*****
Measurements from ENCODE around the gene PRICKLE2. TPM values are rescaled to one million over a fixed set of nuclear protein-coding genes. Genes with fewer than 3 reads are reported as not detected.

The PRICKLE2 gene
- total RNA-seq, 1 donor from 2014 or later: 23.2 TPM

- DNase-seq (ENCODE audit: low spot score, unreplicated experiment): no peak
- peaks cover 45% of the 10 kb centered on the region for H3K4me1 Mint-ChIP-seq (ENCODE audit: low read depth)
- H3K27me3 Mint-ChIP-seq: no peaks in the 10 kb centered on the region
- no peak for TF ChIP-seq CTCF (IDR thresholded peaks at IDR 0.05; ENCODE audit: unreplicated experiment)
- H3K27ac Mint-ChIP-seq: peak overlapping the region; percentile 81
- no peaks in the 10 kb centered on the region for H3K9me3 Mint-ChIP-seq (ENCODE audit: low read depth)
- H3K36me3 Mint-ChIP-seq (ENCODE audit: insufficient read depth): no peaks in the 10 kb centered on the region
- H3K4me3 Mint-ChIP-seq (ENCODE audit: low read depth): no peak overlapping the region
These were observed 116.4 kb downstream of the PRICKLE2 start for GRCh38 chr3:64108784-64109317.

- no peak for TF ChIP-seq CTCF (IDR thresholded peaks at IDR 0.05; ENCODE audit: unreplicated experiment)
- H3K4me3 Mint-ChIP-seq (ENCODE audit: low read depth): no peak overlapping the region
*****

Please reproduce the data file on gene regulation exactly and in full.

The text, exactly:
Measurements from ENCODE around the gene PRICKLE2. TPM values are rescaled to one million over a fixed set of nuclear protein-coding genes. Genes with fewer than 3 reads are reported as not detected.

The PRICKLE2 gene
- total RNA-seq, 1 donor from 2014 or later: 23.2 TPM

- DNase-seq (ENCODE audit: low spot score, unreplicated experiment): no peak
- peaks cover 45% of the 10 kb centered on the region for H3K4me1 Mint-ChIP-seq (ENCODE audit: low read depth)
- H3K27me3 Mint-ChIP-seq: no peaks in the 10 kb centered on the region
- no peak for TF ChIP-seq CTCF (IDR thresholded peaks at IDR 0.05; ENCODE audit: unreplicated experiment)
- H3K27ac Mint-ChIP-seq: peak overlapping the region; percentile 81
- no peaks in the 10 kb centered on the region for H3K9me3 Mint-ChIP-seq (ENCODE audit: low read depth)
- H3K36me3 Mint-ChIP-seq (ENCODE audit: insufficient read depth): no peaks in the 10 kb centered on the region
- H3K4me3 Mint-ChIP-seq (ENCODE audit: low read depth): no peak overlapping the region
These were observed 116.4 kb downstream of the PRICKLE2 start for GRCh38 chr3:64108784-64109317.

- no peak for TF ChIP-seq CTCF (IDR thresholded peaks at IDR 0.05; ENCODE audit: unreplicated experiment)
- H3K4me3 Mint-ChIP-seq (ENCODE audit: low read depth): no peak overlapping the region